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Life In 'Hard' Mode

Been putting off blogging and procrastinating to write about 'Migration & Mental Health'. Maybe I'll save that for another time but I do want to say that migration definitely comes with its struggles.

We have the physical struggle of moving (and having to move again real soon on our own), and the big psychological struggle that most do not see. It's not anyone's fault that social media captures all the good and never the bad because,

a) said person is crying

b) crying is ugly

c) ugly doesn't need to be shown

or the reality,

d) you don't want your loved ones to worry

There are many invisible stressors, self-induced mostly. I've just come out of an interview that went good (in my opinion) but was a pain prepping for. Felt a real heaviness in my chest, and that churning feeling in your stomach like you're going to vomit. I'm discovering how much I fear interviews, or dislike them. Actually, it's really only the prep that I stress over. Once the video cams come on, it's game time.

Post thought, I wonder if it's being magnified here, because I don't remember prepping THIS much for any interview back in Singapore.

It's the same with our move, the lead-up of goodbyes and prep was so unbearable, but yet on the day of, at the airport and throughout the plane ride to Sydney, I was good - It was GO TIME! What do we call this fear then? The fear of preparation, isn't preparation supposed to eliminate fear?

Living back home is easy, needless to say, we had everything or I had everything going for me, probably mentioned it a few times before in this blog - family, friends, home, dog, my yoga school, routines, yoga student(s), job-i-love, an extremely well set up!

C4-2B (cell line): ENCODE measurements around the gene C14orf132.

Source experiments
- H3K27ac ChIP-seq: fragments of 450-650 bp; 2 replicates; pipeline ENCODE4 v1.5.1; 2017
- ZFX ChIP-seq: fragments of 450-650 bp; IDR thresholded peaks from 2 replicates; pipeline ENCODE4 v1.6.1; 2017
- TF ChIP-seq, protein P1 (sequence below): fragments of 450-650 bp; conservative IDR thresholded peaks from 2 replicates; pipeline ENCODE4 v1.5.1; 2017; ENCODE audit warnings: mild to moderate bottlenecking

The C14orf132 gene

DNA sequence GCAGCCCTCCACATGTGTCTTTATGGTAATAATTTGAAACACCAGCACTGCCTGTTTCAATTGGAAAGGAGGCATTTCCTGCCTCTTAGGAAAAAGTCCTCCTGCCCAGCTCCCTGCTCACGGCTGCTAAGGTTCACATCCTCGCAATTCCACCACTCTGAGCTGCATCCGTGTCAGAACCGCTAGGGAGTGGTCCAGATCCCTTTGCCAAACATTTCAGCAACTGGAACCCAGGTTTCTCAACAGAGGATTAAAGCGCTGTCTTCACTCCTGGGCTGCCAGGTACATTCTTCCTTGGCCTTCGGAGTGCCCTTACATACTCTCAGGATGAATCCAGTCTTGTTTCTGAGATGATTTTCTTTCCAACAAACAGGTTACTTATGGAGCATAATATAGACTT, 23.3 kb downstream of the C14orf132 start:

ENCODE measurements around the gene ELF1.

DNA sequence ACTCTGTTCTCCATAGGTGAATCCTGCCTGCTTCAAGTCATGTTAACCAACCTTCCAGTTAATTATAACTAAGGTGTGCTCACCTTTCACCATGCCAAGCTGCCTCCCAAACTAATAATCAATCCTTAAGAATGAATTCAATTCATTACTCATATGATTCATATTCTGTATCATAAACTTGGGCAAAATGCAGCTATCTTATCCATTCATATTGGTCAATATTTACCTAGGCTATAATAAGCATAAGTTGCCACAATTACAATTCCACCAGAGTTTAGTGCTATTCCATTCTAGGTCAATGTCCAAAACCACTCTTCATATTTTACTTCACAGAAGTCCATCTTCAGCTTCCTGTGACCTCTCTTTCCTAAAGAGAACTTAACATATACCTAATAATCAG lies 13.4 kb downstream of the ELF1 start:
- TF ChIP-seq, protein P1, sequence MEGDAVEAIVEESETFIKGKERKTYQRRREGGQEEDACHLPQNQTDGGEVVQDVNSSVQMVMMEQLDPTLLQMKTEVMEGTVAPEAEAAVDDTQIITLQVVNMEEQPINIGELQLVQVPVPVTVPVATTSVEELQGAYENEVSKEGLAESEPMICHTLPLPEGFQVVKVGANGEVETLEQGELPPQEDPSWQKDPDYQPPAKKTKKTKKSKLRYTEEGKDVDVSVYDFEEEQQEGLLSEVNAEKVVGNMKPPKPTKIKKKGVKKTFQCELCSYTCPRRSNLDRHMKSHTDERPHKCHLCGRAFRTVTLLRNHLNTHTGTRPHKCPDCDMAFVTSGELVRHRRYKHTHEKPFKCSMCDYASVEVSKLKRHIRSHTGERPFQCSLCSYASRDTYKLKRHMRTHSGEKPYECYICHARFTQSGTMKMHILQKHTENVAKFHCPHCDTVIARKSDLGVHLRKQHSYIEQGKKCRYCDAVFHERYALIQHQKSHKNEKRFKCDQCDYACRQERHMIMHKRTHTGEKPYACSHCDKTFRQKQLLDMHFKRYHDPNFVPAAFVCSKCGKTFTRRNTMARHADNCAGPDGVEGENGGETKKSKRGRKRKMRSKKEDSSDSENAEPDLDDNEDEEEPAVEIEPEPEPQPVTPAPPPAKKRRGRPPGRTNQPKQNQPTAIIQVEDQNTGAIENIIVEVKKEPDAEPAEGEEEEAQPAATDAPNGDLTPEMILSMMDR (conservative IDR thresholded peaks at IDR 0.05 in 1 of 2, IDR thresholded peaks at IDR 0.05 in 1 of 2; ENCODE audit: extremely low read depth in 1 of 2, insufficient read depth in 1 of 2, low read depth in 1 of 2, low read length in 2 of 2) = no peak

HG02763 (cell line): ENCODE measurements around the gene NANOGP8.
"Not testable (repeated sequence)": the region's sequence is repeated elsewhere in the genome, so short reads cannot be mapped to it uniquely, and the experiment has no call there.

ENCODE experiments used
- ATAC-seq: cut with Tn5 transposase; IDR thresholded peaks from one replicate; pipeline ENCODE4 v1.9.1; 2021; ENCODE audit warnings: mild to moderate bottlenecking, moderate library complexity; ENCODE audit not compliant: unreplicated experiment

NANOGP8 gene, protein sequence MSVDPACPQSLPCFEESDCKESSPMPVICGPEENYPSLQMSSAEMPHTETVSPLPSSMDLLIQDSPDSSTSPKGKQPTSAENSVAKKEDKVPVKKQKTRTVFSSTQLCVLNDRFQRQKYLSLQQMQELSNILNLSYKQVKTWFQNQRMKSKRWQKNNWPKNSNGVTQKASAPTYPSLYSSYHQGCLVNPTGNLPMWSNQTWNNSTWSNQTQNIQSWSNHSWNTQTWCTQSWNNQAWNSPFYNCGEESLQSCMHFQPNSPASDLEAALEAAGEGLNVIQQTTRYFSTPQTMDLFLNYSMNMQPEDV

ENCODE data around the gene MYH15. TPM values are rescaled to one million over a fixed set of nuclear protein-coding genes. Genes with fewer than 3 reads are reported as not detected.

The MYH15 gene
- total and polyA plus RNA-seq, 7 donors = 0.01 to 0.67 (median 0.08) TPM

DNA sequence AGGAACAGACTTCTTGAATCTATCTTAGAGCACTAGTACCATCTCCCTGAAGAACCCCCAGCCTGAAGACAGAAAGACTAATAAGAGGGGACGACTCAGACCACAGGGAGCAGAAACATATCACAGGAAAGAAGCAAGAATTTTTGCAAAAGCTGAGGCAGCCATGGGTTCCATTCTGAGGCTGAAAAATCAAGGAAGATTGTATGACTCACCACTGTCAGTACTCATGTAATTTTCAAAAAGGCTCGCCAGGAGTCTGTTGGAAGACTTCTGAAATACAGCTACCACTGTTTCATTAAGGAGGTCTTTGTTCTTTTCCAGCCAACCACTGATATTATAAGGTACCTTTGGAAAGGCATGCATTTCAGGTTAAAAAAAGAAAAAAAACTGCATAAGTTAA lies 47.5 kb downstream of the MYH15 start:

So, why again did we leave to play life in hard mode? This question comes up whenever the going gets tough. But we remind ourselves, that everything is temporary.

Make the most out of your time there and come back for good! ~ Leowie (Sarah's best friend)

When a friend asks how I'm doing here, with lockdown extended and all, my default answer is that I'm OK! We have our good and bad days, likewise with everyone else. But the 'bad' days aren't like regular bad days back home. In fact, I don't really have many down days in Singapore, which is a real blessing to say!

Been crying lot more here than I normally would, and it's silly, the triggers are abnormal. I cried that day when laundry came out bad. Can you believe? Nearly 3 months in and I still can't operate the washing machine to the setting I want. It's probably the machine, a lousy brand, an old thang. So, when the clothes came out damp and frayed, #triggered. It's easy to think "back home, we bought the washing machine of OUR choice, it works perrrfect" Something so simple back home, is actually taken for granted here.

Life IS in hard mode, we don't have any comforts and familiarity of home and job stability (even Gabe is only starting out and it's a-lot of hard work) but this is the challenge we chose.

I didn't try hard mode to please others, but because I wanted to push myself and uncover my potential. I often ask myself "what do I really want to get out of this life on hard mode?" It's a constant question that can probably only be answered when we return home, knowing what we got out of it, but it influences everyday decision. Do my put myself out there to make new friends and find a community, can I stretch myself with this job application, should I call home, as difficult as it is to see Lexus and Jude, am I truly open to all the new experiences that come with this move?

"Going home is to be going back to easy mode" ~ Gabe

I'm not sure what he meant by that, is it a good or bad thing? Do we thrive on the toughest challenges, or prefer to take it easy?

I know it's about finding that perfect balance, and knowing there's nothing inherently wrong with playing on easy or normal if we can have more pleasure with that. But, till then, hard mode isn't the most fun, and I'm learning everyday to have the right perspective. Hence - this post.

And if we're in this analogy of life as a game and its' difficulty settings, I'm thankful that this hard mode comes with multiplayer, Gabe.

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